Brian Ogawa reveals storied history, experience

Emily Unruh

A professor since 2001, professor Brian Ogawa officially retired from his last full time job in December, 2017. However, while he may be retiring from Washburn, Ogawa is clear that “I am not retiring from service or life.”

A truly remarkable history followed Ogawa to Washburn in 2001, beginning with his work for victims of crime throughout the U.S. Directly prior to becoming a Washburn professor, Ogawa worked as director of the Crime Victims’ Institute, traveling around the state of Texas representing Dan Morales, the Attorney General of the state at the time.

During that time, he was involved in policy recommendations and major research in the criminal justice department. “One of the largest studies at the time, victim mapping, was considered pretty avant-garde,” said Ogawa.

Ogawa has also worked with Mothers Against Drunk Driving, Witness Protection Program and in victimology education, 13 years of victims’ assistance and the Witness Protection Program. Before all of that, he ran his own private practice with Morita therapy. Although he is modest about his success and work, Ogawa is the foremost teacher and practitioner of Morita therapy in the U.S. He was awarded the National Crime/Victim Service award in 1995 in the White House, by the President for his work with Morita therapy and cultural competence.

Shoma Morita in Tokyo, a contemporary of Freud, first invented Morita therapy. The therapy was originally started for anxiety based disorders, yet today it is used internationally in many different ways. Ogawa developed the therapy for post trauma and victimization.

Dealing with both human nature and nature as a whole, Morita therapy looks at human health holistically, rather than just as psychotherapy. Ogawa describes Morita therapy as “an internationally practiced, holistic precursor to modern day Eco nature.”

Morita therapy became a certificate program at Washburn in 2006, and was the only program like it in the US. The only other program is in Japan for psychiatrist students, but through Ogawa, several professors have gone through the Morita program, as well as students out of state and from Japan. One of Ogawa’s students, now Washburn Assistant Professor of Human Services, Justin Spiehs said “we did a Morita therapy intensive, where we stayed at a facility for five days. He [Ogawa] had a lasting impression on me, as both a student and a professor. He showed me how to strike a balance between humor and seriousness. He is a funny guy.”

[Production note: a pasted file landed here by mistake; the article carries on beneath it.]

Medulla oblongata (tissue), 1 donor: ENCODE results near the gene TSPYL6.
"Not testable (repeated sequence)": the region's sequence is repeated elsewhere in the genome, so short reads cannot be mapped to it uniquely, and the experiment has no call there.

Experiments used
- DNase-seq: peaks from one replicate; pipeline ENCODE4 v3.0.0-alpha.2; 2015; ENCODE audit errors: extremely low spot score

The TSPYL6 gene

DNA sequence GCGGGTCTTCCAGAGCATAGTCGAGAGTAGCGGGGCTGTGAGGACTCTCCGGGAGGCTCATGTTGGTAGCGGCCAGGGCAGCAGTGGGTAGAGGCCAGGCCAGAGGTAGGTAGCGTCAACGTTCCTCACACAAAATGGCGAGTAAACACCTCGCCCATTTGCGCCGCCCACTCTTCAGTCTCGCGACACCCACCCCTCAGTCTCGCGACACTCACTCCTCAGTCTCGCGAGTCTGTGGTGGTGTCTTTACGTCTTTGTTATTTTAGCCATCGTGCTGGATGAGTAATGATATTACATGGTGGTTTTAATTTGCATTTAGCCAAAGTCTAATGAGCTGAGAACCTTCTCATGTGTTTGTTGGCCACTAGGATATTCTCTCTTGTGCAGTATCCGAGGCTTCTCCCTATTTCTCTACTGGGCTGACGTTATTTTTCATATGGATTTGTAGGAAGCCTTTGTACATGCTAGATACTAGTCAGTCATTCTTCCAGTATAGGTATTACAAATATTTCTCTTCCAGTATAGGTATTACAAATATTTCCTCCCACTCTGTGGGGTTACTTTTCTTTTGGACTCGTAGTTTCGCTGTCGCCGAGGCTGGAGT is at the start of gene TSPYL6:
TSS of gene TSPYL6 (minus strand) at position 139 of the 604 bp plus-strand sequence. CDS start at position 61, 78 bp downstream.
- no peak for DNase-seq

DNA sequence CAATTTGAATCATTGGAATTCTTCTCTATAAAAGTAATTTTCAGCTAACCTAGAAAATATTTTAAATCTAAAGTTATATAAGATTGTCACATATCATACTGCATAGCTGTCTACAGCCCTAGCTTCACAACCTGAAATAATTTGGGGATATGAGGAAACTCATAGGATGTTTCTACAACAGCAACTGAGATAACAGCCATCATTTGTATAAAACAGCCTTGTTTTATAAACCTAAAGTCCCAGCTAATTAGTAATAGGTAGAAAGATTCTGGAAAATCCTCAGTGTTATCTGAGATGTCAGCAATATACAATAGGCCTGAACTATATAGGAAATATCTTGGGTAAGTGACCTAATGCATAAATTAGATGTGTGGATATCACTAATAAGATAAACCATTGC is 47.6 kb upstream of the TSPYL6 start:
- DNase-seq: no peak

While at Washburn, Ogawa also taught classes on cultural competence, and multiculturalism. “I really cared as a professor. I used to tell every student, I have high expectations of you, because if someone doesn’t, they don’t respect you. You can expect that of me too. That’s what we both deserve.”

Ogawa came to Washburn originally expecting to stay for 3 years. In 2006, he was given tenure and associate, and in 2013 was granted full professorship. “I’m extremely grateful for having the opportunity to be here at Washburn, primarily because of the students I’ve met. I think there are many outstanding students,” said Ogawa.

“I’ve always considered myself adventurous. I like to take risks and expand. I grew up in a concentration camp basically, then I wound up winning an award at the White House.” Ogawa was born in Manzanar, a Japanese internment camp during WW2.

He considers it both his professional and personal calling to continue that adventure of teaching and lecturing, especially about Morita therapy. His father was born in the same hometown as Morita, Meiji-era, Japan, and “it’s something that I’ve been set in. It’s part of who I am.”

Ogawa encourages students to find their own calling. “Flow like water, adapt and adjust, but it never loses it’s own integrity, no matter where it goes,” Ogawa said. “And pay it forward. The experiences you’ve learned in Washburn, perhaps through me, my lessons, and background, how I respect them [the students].”